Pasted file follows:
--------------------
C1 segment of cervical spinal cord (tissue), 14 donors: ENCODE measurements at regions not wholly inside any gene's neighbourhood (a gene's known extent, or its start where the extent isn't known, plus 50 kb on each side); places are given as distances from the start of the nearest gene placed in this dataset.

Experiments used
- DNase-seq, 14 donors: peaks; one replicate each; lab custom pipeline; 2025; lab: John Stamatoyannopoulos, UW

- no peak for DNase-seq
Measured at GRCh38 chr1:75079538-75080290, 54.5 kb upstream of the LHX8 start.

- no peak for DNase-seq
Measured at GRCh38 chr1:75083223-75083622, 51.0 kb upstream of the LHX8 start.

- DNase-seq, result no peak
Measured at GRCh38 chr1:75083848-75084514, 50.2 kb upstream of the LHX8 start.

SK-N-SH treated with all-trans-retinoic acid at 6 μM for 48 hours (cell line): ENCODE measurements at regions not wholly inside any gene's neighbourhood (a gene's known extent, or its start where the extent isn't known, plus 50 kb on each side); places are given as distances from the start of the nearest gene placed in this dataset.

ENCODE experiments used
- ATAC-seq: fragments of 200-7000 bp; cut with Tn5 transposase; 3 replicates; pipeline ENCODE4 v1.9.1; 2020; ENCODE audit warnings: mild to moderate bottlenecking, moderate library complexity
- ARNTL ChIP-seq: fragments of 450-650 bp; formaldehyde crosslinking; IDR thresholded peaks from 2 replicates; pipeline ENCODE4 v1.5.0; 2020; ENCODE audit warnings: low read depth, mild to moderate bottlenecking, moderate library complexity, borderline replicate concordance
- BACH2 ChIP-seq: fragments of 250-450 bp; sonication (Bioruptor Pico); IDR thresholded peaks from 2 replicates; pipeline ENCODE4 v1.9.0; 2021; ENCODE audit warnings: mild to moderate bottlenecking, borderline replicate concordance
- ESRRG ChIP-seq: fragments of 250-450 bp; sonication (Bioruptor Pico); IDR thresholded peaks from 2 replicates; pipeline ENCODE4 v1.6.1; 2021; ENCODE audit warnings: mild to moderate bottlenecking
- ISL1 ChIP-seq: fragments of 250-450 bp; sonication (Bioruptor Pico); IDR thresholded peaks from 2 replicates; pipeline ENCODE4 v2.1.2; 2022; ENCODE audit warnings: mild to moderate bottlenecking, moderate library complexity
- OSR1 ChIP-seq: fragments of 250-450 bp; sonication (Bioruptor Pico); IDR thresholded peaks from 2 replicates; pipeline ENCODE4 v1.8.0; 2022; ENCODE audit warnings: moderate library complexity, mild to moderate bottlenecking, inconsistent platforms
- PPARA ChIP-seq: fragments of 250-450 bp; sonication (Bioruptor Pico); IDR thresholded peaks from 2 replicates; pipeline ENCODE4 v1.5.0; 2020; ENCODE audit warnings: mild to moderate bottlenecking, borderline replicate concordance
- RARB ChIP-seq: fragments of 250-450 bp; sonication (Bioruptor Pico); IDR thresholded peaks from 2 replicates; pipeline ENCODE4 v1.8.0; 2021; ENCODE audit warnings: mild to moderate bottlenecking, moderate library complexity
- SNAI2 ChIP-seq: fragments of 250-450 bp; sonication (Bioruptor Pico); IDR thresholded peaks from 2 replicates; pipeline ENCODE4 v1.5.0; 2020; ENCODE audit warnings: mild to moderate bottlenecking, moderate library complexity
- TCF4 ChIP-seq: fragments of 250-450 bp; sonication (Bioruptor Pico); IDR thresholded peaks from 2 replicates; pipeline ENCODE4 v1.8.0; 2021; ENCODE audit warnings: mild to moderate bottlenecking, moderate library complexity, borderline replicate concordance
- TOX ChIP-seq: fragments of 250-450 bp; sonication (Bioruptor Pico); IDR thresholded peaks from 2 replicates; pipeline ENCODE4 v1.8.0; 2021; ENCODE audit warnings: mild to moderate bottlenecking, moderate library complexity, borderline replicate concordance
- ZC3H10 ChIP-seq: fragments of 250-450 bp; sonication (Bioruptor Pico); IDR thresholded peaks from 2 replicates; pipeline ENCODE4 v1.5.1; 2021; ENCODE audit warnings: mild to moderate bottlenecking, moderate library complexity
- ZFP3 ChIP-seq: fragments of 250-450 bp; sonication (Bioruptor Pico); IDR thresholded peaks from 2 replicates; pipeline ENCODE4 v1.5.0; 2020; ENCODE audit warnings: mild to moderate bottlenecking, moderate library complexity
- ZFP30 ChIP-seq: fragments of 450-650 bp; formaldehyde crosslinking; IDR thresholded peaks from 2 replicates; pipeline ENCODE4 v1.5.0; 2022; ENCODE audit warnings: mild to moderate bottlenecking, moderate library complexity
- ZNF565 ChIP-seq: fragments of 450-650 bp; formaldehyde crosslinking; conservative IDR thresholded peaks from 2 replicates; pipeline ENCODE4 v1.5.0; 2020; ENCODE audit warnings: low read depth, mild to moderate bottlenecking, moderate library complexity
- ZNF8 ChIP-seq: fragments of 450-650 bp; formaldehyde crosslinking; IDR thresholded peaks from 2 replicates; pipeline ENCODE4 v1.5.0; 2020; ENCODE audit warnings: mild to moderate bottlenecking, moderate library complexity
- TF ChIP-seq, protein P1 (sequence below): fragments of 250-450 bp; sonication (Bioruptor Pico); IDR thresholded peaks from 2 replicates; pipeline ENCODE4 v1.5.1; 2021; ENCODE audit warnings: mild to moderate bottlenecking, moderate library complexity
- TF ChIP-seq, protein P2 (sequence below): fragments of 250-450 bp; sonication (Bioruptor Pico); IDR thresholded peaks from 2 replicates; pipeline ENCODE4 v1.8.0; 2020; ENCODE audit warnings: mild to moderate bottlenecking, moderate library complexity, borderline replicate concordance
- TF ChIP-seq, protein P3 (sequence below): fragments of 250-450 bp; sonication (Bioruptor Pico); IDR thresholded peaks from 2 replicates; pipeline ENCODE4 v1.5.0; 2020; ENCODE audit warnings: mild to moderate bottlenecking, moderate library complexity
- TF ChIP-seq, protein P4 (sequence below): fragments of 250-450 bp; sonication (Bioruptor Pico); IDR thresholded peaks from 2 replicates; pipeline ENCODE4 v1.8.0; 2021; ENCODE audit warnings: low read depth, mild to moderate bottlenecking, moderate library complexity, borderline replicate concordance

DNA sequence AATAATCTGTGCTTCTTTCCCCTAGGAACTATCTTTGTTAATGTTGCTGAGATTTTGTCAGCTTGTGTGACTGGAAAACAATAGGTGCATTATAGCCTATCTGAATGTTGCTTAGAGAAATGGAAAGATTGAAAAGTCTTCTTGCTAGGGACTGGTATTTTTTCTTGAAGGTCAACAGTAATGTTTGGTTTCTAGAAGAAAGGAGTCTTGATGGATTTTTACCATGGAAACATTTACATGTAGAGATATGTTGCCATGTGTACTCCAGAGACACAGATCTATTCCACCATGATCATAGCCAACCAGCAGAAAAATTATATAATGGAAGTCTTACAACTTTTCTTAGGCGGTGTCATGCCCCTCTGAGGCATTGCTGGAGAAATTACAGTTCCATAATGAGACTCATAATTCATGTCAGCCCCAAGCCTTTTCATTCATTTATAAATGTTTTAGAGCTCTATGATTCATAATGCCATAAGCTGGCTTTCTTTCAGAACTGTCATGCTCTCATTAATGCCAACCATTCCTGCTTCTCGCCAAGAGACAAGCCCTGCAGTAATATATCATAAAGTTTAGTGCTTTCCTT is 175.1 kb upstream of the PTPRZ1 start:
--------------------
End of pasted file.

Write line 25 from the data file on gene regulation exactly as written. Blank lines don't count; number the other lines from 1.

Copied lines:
- ZFP30 ChIP-seq: fragments of 450-650 bp; formaldehyde crosslinking; IDR thresholded peaks from 2 replicates; pipeline ENCODE4 v1.5.0; 2022; ENCODE audit warnings: mild to moderate bottlenecking, moderate library complexity